A frequently revisited topic in discussions about China’s development is the widespread loss of historic structures and neighborhoods throughout the country’s fast-changing metropolises. From the Western historical preservation perspective, much of what has taken place over the course of China’s three-decade long modernization is nothing short of an epic tragedy. No other narrative exemplifies this lament more than the destruction of the hutong neighborhoods in central Beijing.
Last July, the New York Times ran a story about this very topic, aptly titled ‘Bulldozers Meet Historic Chinese Neighborhood’. The neighborhood in question is Gulou (meaning ‘drum tower’, which is the neighborhood’s landmark, along with the adjacent Zhonglou, or ‘bell tower’). Located in central Beijing, just north of the Forbidden City, Gulou is one of the last remaining areas comprising hutongs (narrow alleys) lined by the accompanying siheyuan (traditional courtyard homes).
Being one of the few historic neighborhoods left in Beijing, Gulou has become a popular destination for both foreign and domestic tourists. Some spots around the Gulou area, such as Houhai (a tranquil lake surrounded by low-key bars) and Nanluoguxiang (a restored alley cutting through hutong neighborhoods), have been gentrified. That is, trendy boutiques and restaurants featuring international cuisine have popped up in the area, but this has not been at the expense of neighborhood character.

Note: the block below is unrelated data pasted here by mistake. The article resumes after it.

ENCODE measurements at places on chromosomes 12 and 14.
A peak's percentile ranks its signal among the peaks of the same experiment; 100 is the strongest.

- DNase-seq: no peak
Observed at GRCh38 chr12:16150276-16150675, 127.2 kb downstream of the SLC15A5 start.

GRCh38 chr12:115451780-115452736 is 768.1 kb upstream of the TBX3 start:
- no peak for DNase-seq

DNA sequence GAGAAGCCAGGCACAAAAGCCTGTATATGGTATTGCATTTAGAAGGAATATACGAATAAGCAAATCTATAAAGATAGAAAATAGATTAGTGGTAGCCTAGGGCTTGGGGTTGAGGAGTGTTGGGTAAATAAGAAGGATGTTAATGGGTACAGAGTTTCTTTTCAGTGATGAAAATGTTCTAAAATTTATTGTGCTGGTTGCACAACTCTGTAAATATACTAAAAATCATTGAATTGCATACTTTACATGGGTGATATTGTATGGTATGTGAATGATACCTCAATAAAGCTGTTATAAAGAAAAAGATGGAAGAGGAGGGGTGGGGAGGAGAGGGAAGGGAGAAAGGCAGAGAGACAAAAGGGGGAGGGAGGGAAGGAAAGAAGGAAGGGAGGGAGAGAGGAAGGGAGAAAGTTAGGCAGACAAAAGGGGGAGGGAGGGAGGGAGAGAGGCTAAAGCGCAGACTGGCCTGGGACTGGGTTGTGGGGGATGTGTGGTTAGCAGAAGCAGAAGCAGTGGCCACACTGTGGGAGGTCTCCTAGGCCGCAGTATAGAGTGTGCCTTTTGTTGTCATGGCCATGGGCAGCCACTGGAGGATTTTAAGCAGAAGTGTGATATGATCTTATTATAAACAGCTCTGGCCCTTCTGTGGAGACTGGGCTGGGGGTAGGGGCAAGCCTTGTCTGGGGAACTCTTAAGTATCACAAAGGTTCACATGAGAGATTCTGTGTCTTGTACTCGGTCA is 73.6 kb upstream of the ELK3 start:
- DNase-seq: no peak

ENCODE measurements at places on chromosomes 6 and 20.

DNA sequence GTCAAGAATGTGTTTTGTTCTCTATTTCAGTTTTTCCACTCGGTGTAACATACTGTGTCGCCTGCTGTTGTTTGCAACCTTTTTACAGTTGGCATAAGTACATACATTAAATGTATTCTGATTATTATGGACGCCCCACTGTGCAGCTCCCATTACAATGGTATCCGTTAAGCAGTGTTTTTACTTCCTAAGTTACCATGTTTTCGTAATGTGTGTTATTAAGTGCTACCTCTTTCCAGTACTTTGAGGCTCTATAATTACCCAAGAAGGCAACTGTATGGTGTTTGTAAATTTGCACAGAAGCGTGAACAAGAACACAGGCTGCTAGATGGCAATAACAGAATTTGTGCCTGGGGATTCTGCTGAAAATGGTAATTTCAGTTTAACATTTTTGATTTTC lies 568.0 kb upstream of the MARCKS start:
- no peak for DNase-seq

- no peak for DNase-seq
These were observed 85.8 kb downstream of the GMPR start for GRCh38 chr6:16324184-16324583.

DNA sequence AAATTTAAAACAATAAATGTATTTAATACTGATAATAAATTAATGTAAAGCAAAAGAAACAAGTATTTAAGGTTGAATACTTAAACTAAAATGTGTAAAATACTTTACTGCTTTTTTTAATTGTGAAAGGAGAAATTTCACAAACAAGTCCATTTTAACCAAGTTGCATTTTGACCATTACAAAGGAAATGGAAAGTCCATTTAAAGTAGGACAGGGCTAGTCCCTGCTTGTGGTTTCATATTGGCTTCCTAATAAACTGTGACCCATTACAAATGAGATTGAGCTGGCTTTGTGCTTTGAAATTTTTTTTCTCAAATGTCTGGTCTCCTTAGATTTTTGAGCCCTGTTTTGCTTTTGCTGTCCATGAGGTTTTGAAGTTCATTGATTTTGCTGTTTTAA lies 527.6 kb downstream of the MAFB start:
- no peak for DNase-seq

With development and prosperity, as well as a foreign influx to Beijing, it was inevitable that gentrification of the neighborhood would take place. Walking around Gulou today is a pleasant experience of old and new. The success of the natural evolution of the hutong to present time has led many locals and foreign expatriates to take up the cause of further preserving the area. As the NY Times article mentions, this process is threatened by a redevelopment scheme that seeks to raze and rebuild large parts of the Gulou neighborhood.
Thanks to efforts by preservation groups, these plans have been put on hold, at least for now. Redevelopment in the central area of Beijing is appealing to the local government because it means more opportunity to create tourist retail space that will generate huge revenue for the city. Not only that, but many long-time hutong residents are more than happy to take the huge paydays to relocate out of the center to the peripheral areas of the city.
Thus, preservation is left to those who care about preserving the organic atmosphere of the area. Though well-intentioned, the fact that expatriates have taken up the preservation cause means that the effort risks looking like a group of self-righteous foreigners imposing their own quaint and antiquated vision of China on local development, adding another complicated dimension to the already sensitive issue.
New York Times: Bulldozers Meet Historic Chinese Neighborhood